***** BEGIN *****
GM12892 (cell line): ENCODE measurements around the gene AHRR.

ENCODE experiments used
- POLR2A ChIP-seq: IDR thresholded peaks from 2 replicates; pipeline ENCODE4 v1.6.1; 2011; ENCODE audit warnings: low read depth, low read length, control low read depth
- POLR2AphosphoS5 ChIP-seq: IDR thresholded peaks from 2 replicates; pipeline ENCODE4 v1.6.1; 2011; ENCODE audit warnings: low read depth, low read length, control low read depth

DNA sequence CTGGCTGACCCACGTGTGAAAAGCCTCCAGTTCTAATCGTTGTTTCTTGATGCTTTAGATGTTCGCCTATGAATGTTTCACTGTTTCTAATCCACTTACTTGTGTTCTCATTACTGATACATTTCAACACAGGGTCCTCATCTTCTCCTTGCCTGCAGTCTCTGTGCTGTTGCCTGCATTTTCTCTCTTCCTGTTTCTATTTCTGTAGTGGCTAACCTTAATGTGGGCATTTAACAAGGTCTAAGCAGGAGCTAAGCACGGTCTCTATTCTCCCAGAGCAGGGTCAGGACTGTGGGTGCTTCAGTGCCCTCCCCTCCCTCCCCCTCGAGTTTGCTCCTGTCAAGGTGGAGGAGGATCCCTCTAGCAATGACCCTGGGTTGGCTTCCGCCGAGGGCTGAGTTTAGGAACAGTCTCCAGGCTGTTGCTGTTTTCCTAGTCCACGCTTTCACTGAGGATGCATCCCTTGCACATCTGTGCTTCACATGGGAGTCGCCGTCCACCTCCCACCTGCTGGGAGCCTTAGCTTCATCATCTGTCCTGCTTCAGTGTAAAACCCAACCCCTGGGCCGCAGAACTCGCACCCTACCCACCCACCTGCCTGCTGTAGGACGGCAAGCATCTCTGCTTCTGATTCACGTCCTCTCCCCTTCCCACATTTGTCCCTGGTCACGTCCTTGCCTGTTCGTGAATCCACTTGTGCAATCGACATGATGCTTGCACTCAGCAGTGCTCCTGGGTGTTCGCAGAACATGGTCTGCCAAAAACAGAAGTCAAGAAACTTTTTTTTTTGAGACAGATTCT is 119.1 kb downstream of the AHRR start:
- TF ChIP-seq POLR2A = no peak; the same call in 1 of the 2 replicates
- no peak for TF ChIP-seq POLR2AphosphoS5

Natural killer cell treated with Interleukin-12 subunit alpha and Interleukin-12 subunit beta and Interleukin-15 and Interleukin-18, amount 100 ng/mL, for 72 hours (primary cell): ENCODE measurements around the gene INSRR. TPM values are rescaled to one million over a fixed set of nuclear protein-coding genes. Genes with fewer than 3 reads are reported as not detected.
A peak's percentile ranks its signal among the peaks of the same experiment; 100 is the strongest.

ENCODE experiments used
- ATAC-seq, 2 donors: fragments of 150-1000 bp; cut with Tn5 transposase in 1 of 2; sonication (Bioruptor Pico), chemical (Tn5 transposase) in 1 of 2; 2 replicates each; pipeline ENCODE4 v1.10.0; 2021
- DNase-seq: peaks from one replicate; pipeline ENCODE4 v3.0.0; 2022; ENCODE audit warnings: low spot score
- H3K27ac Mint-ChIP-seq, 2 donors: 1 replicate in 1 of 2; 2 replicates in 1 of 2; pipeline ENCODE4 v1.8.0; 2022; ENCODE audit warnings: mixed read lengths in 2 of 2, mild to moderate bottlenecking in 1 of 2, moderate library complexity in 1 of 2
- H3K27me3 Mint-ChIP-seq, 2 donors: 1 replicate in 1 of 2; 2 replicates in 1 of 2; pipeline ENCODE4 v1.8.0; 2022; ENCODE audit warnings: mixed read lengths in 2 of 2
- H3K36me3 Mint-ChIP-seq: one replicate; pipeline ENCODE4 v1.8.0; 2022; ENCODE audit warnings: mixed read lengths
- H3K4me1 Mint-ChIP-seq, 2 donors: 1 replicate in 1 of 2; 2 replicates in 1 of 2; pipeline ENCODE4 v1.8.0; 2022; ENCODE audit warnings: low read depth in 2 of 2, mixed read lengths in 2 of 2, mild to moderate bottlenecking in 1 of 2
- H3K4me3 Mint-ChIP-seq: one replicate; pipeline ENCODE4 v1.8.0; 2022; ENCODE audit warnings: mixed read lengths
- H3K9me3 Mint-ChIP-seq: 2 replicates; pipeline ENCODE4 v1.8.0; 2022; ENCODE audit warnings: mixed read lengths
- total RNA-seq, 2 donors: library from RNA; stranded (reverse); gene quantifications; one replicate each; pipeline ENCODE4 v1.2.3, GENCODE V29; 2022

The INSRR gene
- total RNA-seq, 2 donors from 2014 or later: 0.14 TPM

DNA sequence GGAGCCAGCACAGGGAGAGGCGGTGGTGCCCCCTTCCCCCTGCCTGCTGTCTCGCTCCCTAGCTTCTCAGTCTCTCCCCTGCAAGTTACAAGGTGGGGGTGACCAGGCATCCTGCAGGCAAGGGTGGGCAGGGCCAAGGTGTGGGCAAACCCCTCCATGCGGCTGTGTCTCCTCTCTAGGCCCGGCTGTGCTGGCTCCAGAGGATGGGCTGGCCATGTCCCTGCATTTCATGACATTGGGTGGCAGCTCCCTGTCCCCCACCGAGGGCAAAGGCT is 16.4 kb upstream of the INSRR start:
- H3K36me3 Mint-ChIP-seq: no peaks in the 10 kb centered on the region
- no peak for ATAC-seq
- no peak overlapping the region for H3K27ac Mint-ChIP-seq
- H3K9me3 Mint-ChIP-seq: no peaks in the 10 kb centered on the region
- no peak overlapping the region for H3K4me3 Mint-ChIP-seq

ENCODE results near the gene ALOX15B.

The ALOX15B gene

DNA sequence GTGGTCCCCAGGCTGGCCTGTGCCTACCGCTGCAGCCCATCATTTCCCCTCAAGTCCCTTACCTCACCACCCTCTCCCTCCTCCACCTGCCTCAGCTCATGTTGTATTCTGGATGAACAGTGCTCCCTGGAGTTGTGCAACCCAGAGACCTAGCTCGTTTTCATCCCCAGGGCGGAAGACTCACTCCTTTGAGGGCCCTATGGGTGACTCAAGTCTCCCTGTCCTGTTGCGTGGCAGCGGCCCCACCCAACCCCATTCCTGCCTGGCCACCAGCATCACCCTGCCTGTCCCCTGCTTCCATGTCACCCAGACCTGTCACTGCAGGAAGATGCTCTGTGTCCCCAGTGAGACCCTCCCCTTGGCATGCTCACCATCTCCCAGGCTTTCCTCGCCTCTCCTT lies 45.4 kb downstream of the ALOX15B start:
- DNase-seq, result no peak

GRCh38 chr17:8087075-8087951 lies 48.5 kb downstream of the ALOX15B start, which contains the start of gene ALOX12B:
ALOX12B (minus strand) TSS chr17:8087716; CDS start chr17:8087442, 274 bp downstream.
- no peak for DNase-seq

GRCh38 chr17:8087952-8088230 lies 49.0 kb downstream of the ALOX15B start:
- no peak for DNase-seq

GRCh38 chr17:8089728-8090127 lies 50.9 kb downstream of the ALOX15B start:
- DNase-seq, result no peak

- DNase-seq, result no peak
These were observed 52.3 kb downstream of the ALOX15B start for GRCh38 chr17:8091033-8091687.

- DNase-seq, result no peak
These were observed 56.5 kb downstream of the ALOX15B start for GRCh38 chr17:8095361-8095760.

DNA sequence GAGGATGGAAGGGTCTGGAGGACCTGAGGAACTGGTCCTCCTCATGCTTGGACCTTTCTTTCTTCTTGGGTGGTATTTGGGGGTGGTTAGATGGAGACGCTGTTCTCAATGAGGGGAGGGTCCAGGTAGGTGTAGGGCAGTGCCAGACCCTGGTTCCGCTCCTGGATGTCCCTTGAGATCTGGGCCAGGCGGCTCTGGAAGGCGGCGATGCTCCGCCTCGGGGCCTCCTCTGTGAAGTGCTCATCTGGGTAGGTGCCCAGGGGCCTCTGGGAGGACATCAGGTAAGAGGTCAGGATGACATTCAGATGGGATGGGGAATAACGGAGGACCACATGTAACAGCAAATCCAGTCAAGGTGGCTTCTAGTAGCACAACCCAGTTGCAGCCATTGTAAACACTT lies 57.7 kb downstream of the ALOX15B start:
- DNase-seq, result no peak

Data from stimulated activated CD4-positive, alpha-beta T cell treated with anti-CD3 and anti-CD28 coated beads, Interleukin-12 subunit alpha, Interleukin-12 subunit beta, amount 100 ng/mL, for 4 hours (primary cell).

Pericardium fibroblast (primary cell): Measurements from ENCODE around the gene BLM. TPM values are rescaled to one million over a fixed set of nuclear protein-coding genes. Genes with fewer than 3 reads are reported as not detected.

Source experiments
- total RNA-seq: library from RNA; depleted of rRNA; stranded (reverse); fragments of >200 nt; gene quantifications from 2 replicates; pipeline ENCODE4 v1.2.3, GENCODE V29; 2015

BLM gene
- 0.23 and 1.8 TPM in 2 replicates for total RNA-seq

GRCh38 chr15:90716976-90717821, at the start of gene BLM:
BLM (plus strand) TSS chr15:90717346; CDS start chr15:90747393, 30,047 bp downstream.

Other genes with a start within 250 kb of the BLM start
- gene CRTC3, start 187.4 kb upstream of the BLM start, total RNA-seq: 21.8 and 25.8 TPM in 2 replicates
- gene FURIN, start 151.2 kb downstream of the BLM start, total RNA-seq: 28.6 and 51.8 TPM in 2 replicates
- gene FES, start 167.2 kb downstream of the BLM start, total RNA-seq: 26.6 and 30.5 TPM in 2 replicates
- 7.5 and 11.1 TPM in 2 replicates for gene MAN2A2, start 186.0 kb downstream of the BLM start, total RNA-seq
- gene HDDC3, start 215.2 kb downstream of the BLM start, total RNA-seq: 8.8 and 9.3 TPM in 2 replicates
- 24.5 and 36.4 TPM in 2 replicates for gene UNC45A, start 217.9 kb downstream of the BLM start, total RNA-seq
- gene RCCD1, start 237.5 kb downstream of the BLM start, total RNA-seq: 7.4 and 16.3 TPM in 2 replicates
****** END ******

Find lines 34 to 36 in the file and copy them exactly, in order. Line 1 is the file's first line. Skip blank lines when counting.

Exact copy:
- no peak for DNase-seq

GRCh38 chr17:8087952-8088230 lies 49.0 kb downstream of the ALOX15B start:
- no peak for DNase-seq